Nobel Peace Prize Laurate
At the World Health Organization
Investing in Education
21 SEPTEMBER 2019 – 3:00 – 4:30
SOUTH DINING ROOM, UNITED NATIONS OFFICE
His Excellency Mr. Soltan bin Saad Al-Muraikhi,
State Minister of Foreign Affairs – Qatar
His Excellency Dr. TedrosAdhanomGhebreyesus, Director-General World Health Organization
His Excellency Mr. Bent Hoie, Minister of Health and Care Services, Norway
Our talented Moderator, Ms. Femi Oke
When I took office in 2006, Liberian Women and Children were dying of malaria. We had no data or statistic on the disease and little or no diagnostic capacity at the local level to differentiate a patient with a fever from a patient with malaria. My administration had to make informed decisions and meaningful interventions while being virtually in the dark.
Today, more than twelve years later, I speak to you not only as Liberia’s Former President and WHO Health Workforce Ambassador but also as one who has lived through the trauma of helplessness as the deafening sirens of ambulances and the heart breaking weeping of a fleeing population made it impossible to hold back the tears of fear from the unfolding crisis and the prospect of a looming future of devastation from an enemy we did not know.
That was 2014, when Liberia was confronted with the Ebola outbreak in West Africa. The Ebola virus fueled by weakened national health systems led to devastating effects, including the loss of over 4000 of our citizens, setbacks in health outcomes, the death of nearly 10% of my country’s doctors, nurses, and midwives, and a reversal of a positive economic growth trajectory that had been achieved over the past several years.In 2015, with the response and support of global partners, the epidemic was brought under control commencing the processes of furthering the research and development of vaccines aimed at prevention.
In response, Liberia enacted bold reforms, reinforcing free of charge primary health care and revising the National Community Health Services Policy to recognize the critical role played by community health workers in defeating the virus. We advocated that they should be paid; managed by clinic based supervisors such as nurses and trained more comprehensively in evidence based services. We strengthened the health systems supporting them, including training, supply chains, logistics and health information.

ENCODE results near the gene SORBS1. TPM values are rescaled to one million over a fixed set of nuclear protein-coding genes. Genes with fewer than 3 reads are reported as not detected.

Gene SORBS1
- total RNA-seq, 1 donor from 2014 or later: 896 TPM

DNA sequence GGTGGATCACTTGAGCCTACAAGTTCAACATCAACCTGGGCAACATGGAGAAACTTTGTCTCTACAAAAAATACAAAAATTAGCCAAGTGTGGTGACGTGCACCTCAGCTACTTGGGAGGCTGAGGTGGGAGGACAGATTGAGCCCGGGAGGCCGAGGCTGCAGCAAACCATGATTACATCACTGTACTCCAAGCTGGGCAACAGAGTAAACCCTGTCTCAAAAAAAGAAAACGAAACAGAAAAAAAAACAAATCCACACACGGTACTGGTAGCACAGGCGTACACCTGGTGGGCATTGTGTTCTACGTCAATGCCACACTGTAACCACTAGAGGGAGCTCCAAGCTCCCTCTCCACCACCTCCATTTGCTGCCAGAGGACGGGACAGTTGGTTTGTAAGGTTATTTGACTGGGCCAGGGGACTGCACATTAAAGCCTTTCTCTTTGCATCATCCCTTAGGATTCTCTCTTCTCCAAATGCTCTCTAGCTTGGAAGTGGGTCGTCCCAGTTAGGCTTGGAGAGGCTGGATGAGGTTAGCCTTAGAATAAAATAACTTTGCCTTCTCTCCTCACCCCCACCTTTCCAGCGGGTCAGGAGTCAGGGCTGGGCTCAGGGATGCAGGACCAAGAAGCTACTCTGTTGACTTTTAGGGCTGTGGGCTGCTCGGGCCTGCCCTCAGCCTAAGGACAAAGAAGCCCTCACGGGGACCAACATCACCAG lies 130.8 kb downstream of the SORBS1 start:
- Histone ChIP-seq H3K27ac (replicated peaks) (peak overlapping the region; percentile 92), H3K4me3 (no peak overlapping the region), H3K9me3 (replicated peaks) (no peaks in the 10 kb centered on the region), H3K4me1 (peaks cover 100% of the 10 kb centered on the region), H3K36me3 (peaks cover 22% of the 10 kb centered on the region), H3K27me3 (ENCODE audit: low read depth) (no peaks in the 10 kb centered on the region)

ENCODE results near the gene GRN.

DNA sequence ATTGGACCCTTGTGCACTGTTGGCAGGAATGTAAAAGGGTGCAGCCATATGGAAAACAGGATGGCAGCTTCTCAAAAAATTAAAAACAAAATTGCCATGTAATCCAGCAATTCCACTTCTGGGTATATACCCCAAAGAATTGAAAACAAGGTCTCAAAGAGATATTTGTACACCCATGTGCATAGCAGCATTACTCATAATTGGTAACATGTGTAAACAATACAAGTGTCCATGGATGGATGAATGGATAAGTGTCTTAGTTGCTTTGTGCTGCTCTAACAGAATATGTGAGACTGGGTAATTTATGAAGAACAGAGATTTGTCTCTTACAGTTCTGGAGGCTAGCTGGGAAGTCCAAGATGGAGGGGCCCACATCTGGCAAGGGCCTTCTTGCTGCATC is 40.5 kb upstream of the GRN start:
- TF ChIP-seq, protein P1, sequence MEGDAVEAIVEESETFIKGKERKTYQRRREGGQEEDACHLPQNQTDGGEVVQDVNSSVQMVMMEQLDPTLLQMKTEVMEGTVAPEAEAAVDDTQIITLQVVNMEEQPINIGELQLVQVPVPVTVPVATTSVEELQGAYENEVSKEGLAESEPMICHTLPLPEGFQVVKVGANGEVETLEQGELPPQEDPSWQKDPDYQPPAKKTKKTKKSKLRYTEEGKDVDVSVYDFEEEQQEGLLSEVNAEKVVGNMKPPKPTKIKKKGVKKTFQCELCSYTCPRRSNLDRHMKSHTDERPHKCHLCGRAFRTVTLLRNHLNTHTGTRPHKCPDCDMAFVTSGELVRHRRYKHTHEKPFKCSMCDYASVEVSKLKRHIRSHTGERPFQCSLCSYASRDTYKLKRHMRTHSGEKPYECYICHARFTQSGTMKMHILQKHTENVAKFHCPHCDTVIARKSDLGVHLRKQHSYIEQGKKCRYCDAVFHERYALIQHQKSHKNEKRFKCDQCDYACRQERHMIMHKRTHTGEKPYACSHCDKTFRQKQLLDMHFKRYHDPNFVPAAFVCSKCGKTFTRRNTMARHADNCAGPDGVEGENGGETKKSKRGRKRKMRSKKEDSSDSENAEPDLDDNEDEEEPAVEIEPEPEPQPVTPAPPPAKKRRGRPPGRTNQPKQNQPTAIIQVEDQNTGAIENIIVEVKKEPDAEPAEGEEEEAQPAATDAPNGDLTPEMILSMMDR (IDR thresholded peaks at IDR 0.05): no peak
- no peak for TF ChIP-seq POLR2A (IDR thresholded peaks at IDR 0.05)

In 2016, Liberia led a coalition of non-governmental organizations and partners to launch the National Community Health Assistant program building upon and expanding Last Mile Health’s model, which supported community health workforce to become first responders to fight the epidemic and deliver health care services. With support of key partners such as Global Fund, UNICEF, The World Bank, and USAID the program has to date deployed over 3,500 frontline nurse supervisors and community health workers to some 75% of the remote rural population with primary health care through 2 million patient visits since 2016. Data indicates that community health workers carry out 30% of the entire country’s testing and treatment for malaria — and reduced the incidence of the disease in the communities.
This is notable progress, but we know that we must do more. I recently returned from the Democratic Republic of Congo where the WHO is once again battling an Ebola epidemic, highlighting the importance of long-term investment in resilient health systems that include investment in education of front line health workforce workers like nurses, midwives and community health workers. It is a smart investment in human capital that not only delivers more than health outcomes but, as Liberia’s experience shows, drives economic opportunities and create jobs especially for women, youth and rural communities.
Today, we are at a historic moment in the fight for a Universal Health Coverage. At the High Level meeting on Monday, September 23rd, all Members States will be asked to commit to the priorities and principles of UHC outlined in the Political Declaration. For commitments to be fulfilled it is necessary to invest in front line and community health workers and the primary health care system that supports them.
This requires long term innovative, financial instruments that cover high capital cost. One way to do this is to engage the International Financing Institutions and philanthropic foundations as key partners to co-invest, alongside governments, in the education and employment of health workers. The conversation we are having today is a starting point. I would like to thank our co-hosts for initiating this and am encouraged to see the European Investment Bank, the World Bank and Silatech are part of today’s panel.
Your Excellences, fellow panelists, colleagues, let’s grasp this opportunity.
We keep hearing and are reminded that we will be short 18 million necessary health workers by 2030. Let us be mindful also that this would mean that we will miss out on 18 million opportunities for economic empowerment and dignified employment.
We cannot let this happen. You cannot let this happen.
As the WHO Health Workforce Ambassador, I urge us all to call for increased investments in the health workforce and to take action on our Declaration beyond the General Assembly.It is the fair thing to do. It is the right thing to do.